A Mirror Earth Right Around the Corner?

A new study suggests Earth-like worlds might be more numerous — and a lot closer — than we knew

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The most common stars in the Milky Way go by a less-than-ennobling name: M-dwarfs. You may or may not have heard of them, but you’ve definitely never seen one — at least not with the naked eye. Even the very nearest M-dwarf is too dim to be spotted without a telescope, so until astronomers began scanning the sky in real detail, nobody had guessed these small, reddish stars even existed. “If the Sun is a hundred-watt bulb,” says Harvard astronomer David Charbonneau, “M-dwarfs are Christmas-tree lights.”

But M-dwarfs make up for their low wattage with sheer numbers. A whopping 248 M-dwarfs (and counting) are sprinkled right in the Sun’s immediate neighborhood, compared with a mere 20 or so Sun-like stars. Now, a new analysis says that at least one of those M-dwarfs is likely to host a habitable, Earthlike planet. Where there is one such familiar world, there are probably more. “The punchline,” says Courtney Dressing, the Harvard graduate student who led the analysis, “is that the nearest Earthlike planet should be no more than 13 light-years from the Sun.”

Finding a twin of Earth has been the ultimate goal of planet-hunters ever since the very first extrasolar worlds were discovered in the mid-1990’s. Until recently, such planets, about the size of Earth, and with a reasonably balmy, life-friendly surface temperature, have been too small to spot. But that changed dramatically in 2009, with the launch of the space-based Kepler Mission, an orbiting telescope that has been staring ever since at a single patch of nearly 160,000 stars, waiting patiently for one of them to wink in a regular rhythm that would indicate that a planet was moving across its face, blocking just a bit of starlight.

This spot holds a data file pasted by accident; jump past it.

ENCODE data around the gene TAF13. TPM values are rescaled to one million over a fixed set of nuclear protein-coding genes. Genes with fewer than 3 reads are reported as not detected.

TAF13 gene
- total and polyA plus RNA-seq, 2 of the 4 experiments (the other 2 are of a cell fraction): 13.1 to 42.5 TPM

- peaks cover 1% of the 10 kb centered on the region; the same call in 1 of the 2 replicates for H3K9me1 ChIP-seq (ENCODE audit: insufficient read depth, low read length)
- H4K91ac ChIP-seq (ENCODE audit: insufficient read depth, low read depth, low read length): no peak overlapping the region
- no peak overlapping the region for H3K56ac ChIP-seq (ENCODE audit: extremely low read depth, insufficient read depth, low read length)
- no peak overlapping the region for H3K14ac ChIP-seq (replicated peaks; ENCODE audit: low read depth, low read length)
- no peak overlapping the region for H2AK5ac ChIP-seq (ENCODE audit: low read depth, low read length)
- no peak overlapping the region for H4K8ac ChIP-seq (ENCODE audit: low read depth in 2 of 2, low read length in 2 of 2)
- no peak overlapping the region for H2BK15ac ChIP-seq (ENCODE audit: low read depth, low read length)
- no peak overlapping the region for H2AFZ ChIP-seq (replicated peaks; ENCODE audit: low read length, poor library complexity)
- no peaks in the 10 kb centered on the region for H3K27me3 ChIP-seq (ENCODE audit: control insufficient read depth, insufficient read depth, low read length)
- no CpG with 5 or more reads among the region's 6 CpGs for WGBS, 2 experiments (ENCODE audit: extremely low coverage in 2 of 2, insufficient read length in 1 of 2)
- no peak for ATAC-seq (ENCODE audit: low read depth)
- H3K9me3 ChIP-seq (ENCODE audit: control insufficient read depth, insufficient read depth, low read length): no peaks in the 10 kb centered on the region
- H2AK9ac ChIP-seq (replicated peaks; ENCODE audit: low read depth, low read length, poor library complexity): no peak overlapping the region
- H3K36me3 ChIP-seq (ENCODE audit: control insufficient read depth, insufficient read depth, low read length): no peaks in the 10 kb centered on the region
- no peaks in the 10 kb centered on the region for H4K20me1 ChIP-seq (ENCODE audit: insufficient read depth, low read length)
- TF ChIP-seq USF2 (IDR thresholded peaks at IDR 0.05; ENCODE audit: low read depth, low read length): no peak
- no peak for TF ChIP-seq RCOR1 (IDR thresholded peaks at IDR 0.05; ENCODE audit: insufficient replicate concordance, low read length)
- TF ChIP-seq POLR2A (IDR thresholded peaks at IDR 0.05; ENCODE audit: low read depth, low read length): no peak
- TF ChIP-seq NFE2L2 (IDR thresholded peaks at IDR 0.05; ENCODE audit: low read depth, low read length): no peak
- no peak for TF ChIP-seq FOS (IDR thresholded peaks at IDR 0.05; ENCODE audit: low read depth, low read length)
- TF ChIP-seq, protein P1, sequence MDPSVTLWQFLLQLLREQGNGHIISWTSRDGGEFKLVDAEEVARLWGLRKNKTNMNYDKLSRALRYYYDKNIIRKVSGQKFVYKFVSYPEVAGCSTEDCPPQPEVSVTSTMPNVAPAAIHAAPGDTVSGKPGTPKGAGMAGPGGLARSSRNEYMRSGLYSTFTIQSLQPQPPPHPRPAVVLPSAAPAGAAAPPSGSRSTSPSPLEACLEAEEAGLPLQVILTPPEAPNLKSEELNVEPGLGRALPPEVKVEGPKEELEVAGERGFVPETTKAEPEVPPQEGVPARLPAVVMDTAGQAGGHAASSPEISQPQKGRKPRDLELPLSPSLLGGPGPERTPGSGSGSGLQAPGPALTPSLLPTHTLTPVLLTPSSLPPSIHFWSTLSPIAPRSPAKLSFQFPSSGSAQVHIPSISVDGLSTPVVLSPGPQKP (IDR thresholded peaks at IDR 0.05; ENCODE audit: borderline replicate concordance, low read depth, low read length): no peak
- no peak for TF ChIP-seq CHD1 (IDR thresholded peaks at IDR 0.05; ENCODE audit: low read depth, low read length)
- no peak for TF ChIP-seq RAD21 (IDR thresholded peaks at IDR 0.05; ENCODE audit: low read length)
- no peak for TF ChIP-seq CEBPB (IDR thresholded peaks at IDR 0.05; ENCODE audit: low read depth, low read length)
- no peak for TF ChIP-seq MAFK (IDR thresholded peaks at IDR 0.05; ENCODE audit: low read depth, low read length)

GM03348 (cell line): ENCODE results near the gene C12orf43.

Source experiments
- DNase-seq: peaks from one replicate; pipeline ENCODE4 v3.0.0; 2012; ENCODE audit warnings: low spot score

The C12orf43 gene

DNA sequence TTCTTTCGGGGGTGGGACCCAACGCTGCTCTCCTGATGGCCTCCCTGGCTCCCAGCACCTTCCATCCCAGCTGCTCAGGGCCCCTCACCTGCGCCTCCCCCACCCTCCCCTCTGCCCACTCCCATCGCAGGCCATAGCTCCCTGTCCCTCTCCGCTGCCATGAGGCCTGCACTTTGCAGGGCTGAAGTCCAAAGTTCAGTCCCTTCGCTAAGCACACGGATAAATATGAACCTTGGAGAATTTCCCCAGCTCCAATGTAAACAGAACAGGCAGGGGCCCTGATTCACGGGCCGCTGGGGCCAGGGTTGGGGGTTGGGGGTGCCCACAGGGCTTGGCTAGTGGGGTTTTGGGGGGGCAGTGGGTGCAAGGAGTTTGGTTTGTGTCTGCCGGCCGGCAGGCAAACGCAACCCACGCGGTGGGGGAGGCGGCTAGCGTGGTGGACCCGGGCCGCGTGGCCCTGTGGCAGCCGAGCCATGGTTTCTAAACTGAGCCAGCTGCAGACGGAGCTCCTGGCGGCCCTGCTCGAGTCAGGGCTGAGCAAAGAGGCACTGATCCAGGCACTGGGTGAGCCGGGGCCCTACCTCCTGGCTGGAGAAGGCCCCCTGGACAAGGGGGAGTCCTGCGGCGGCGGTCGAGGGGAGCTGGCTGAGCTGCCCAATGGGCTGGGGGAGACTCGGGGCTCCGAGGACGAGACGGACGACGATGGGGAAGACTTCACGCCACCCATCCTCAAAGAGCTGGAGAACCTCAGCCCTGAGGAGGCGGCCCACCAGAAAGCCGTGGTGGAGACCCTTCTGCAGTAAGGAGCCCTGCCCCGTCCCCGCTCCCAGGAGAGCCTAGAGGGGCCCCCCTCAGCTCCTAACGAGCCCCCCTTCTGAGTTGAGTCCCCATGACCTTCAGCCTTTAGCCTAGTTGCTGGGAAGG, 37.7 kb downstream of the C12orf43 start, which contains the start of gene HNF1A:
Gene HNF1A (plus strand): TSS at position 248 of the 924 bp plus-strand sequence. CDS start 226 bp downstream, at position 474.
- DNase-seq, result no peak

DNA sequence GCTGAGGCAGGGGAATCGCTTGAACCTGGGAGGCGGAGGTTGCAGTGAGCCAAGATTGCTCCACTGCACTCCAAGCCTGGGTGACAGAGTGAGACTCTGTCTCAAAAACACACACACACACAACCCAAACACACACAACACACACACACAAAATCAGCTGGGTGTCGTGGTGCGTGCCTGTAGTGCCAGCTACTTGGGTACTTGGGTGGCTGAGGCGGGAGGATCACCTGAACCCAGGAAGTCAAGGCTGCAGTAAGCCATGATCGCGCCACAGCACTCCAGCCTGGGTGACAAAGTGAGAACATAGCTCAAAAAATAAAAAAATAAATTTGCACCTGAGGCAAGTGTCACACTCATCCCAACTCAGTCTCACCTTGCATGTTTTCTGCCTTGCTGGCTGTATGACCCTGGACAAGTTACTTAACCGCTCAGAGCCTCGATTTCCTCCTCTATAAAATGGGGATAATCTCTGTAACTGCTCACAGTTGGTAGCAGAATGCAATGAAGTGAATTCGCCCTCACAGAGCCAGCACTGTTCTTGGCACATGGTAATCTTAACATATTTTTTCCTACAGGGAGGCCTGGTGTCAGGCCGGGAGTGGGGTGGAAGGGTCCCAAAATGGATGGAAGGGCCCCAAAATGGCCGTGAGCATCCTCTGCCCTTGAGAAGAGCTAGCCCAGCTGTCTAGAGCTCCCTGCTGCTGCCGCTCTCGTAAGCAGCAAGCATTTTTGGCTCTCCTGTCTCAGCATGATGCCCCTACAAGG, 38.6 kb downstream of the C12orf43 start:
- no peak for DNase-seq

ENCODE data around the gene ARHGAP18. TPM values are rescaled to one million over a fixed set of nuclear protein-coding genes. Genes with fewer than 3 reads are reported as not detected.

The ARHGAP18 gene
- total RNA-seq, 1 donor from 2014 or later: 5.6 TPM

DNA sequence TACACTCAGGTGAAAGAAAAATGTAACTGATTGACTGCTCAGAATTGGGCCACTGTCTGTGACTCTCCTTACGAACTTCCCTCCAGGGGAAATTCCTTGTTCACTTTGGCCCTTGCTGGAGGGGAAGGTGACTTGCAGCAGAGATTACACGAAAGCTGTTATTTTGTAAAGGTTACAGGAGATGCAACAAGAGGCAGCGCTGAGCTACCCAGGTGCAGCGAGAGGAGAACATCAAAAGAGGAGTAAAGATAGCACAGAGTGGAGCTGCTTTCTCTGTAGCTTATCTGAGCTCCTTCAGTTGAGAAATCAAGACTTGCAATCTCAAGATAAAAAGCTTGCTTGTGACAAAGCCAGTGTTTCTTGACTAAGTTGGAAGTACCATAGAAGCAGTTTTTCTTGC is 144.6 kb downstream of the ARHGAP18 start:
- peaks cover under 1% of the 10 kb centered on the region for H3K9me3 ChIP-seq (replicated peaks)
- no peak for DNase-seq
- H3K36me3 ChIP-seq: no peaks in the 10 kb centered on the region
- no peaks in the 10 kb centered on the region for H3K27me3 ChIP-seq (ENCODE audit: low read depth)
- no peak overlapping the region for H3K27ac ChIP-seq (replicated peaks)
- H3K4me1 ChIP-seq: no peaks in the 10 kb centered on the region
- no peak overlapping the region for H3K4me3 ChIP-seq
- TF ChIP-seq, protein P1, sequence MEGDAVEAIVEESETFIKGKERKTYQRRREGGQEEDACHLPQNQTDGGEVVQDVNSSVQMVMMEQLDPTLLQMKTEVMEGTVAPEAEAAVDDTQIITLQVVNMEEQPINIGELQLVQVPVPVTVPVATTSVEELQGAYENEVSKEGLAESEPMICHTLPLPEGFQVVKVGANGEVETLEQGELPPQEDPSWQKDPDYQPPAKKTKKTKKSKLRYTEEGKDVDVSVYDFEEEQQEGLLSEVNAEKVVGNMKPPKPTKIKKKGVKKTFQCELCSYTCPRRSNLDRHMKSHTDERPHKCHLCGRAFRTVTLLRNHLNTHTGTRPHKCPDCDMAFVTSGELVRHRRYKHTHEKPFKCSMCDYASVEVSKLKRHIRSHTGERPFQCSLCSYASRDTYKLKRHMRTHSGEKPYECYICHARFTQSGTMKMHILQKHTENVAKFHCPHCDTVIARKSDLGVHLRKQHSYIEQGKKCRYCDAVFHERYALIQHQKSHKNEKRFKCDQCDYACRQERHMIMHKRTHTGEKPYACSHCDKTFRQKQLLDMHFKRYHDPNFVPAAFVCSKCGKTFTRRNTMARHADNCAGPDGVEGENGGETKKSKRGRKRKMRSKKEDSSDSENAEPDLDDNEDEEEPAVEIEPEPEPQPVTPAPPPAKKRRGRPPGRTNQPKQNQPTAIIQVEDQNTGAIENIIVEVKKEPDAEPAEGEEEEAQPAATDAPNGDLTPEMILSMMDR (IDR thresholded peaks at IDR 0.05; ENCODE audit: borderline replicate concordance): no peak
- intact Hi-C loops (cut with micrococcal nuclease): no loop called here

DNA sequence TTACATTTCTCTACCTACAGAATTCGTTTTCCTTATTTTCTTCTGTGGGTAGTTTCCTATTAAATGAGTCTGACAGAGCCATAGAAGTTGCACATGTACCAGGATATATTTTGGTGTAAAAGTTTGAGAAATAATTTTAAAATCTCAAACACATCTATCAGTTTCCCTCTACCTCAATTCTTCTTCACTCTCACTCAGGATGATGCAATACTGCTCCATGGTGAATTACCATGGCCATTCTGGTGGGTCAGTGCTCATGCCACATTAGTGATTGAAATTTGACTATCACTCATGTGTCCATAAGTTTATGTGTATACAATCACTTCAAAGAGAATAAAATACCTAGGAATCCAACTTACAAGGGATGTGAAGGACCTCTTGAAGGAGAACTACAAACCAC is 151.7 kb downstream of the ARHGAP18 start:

(MORE: Life on Billions of Planets? Could Be.)

So far, Kepler has seen not just one, but nearly 3,000 sets of winks, all almost certainly caused by orbiting planets. In more than 300 cases, the amount of light blocked and the speed of the wink suggested Earth-size planets. Significantly, while only a small fraction of Kepler’s target stars are M-dwarfs, this is where all of these Earths have been seen. It’s no surprise, since an M-dwarf’s relatively small size allows even a modest-sized planet to block a relatively large percentage of starlight.

The discovery of an Earth-like world is only the first of many steps to finding Earth-like life. For one thing, most of the candidate planets Kepler has seen to date are so close to their stars that they’re much too hot for life. Only three, in fact, appear to be in orbits that make them plausibly habitable. What’s more, Charbonneau cautions that M-dwarfs tend to be much more active than the Sun, with lots of sunspots, flares and potentially lethal ultraviolet radiation.

Still, the more such Earth-like exoplanets there are, the greater the odds of finding just the right one. And that’s where the new study gets exciting. Since a planet has to orbit edge-on from Earth’s perspective for it to pass in front of its parent star in a way that would allow Kepler to notice it at all — and since only a small fraction of planetary systems have that orientation — Dressing, Charbonneau and their collaborators were able to calculate that 6% of red dwarfs are likely to host an Earthlike world, which is actually quite a lot. Spreading the 6% evenly out over the entire galactic population of M-dwarfs is what led to the statistical the conclusion that the nearest one is 13 light years away. “Astronomically speaking,” says Dressing, “this is like a stroll across the park.”